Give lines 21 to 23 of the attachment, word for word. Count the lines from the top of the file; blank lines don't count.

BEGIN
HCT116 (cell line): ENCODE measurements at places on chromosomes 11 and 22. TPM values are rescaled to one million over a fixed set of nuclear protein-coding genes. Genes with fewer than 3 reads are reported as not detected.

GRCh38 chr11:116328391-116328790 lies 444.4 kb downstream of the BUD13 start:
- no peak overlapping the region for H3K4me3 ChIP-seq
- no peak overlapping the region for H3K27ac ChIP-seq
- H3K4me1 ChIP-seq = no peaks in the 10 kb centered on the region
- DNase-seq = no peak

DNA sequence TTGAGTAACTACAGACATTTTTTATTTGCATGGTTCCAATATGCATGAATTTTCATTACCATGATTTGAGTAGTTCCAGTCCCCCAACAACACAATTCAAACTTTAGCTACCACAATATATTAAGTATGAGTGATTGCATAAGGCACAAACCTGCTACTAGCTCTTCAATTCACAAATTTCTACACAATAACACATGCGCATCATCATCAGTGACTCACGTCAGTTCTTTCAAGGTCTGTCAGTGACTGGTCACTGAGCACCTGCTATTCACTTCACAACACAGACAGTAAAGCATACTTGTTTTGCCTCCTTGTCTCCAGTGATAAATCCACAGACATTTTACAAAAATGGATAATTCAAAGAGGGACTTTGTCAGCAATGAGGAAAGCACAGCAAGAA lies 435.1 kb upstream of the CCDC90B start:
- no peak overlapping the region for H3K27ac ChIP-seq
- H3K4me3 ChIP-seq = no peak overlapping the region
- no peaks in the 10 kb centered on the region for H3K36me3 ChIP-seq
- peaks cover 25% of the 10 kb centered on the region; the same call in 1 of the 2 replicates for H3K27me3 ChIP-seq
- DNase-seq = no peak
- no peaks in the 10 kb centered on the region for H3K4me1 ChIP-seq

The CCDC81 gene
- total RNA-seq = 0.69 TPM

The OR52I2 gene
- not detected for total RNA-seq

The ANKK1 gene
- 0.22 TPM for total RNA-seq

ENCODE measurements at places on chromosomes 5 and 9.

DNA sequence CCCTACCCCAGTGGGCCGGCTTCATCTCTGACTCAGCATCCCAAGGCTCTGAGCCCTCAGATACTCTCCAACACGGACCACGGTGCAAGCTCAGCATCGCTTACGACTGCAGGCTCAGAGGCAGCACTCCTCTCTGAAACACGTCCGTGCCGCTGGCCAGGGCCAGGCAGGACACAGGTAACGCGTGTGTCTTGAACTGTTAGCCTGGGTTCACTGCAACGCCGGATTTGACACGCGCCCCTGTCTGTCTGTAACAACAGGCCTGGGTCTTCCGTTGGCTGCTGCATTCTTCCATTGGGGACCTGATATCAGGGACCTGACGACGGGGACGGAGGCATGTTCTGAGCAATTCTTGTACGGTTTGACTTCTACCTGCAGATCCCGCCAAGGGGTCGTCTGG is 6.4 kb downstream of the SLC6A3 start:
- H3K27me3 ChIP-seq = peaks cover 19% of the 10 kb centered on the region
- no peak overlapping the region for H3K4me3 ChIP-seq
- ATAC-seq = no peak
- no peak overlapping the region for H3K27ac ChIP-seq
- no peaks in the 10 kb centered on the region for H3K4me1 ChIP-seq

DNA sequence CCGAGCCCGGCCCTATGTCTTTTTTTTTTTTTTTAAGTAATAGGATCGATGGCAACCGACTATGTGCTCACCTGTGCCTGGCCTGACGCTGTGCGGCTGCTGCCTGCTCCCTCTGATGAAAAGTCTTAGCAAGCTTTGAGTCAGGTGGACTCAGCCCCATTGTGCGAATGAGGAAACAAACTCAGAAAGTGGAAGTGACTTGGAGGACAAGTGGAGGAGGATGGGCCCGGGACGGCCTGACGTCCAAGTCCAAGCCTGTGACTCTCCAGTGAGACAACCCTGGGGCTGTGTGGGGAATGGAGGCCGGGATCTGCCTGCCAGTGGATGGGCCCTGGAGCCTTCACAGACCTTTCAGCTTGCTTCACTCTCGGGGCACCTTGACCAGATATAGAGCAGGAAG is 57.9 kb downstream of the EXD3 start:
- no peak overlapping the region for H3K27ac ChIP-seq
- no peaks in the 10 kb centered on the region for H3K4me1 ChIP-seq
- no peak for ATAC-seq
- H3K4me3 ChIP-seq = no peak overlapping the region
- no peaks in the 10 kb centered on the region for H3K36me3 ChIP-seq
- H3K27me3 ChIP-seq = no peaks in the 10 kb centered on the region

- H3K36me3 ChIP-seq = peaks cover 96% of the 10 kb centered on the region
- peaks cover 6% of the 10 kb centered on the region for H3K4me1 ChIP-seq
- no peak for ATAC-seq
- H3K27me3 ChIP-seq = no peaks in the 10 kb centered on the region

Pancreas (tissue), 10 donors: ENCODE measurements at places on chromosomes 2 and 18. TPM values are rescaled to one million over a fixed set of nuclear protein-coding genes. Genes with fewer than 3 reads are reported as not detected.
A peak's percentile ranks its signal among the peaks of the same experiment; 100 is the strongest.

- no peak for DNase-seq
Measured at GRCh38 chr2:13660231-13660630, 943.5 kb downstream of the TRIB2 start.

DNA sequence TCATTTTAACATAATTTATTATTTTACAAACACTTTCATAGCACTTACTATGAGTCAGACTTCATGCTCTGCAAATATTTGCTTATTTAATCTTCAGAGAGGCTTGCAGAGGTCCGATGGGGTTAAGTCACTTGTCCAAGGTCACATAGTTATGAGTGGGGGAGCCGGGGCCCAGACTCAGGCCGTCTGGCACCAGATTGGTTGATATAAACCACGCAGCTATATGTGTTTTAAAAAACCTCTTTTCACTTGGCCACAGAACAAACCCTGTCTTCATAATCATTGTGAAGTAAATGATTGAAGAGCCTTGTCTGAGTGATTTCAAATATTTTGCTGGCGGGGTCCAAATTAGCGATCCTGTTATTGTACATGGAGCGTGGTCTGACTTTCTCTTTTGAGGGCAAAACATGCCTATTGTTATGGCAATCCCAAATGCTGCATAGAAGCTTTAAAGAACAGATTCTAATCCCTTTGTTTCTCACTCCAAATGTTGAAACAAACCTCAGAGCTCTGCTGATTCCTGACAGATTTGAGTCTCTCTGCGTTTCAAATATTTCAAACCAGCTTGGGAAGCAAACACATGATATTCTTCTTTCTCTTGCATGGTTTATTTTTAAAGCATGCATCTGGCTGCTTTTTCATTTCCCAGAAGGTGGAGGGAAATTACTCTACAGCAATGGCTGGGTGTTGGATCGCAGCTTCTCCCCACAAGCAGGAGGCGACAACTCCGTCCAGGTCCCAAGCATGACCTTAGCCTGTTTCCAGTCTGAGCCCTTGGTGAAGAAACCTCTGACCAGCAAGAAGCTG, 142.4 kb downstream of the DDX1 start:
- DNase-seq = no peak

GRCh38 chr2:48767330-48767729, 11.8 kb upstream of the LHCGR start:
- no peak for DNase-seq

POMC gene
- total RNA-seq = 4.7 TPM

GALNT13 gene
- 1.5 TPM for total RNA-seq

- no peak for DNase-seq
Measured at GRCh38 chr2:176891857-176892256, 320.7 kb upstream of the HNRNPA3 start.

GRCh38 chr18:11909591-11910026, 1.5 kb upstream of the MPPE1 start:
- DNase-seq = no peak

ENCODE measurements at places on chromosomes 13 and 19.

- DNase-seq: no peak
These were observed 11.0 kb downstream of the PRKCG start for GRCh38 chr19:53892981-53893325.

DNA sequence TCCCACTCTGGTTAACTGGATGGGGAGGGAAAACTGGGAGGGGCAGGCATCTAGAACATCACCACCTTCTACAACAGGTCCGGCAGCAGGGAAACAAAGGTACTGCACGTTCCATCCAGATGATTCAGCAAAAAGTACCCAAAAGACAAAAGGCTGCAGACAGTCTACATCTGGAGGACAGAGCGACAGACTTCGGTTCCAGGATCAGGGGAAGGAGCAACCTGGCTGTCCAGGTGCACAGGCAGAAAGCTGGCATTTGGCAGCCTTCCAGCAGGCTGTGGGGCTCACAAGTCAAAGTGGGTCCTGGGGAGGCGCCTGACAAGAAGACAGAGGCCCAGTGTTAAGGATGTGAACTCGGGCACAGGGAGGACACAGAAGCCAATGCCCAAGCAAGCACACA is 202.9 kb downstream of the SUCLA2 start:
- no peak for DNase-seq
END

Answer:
DNA sequence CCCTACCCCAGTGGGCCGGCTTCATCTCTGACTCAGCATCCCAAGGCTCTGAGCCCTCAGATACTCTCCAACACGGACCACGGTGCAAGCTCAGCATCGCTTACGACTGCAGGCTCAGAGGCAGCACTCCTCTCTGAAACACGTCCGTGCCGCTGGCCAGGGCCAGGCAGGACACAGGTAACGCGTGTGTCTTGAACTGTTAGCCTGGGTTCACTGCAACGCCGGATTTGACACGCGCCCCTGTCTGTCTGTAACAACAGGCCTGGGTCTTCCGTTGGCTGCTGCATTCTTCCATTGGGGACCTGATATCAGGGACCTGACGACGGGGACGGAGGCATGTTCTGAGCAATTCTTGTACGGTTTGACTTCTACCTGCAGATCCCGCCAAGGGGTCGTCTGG is 6.4 kb downstream of the SLC6A3 start:
- H3K27me3 ChIP-seq = peaks cover 19% of the 10 kb centered on the region
- no peak overlapping the region for H3K4me3 ChIP-seq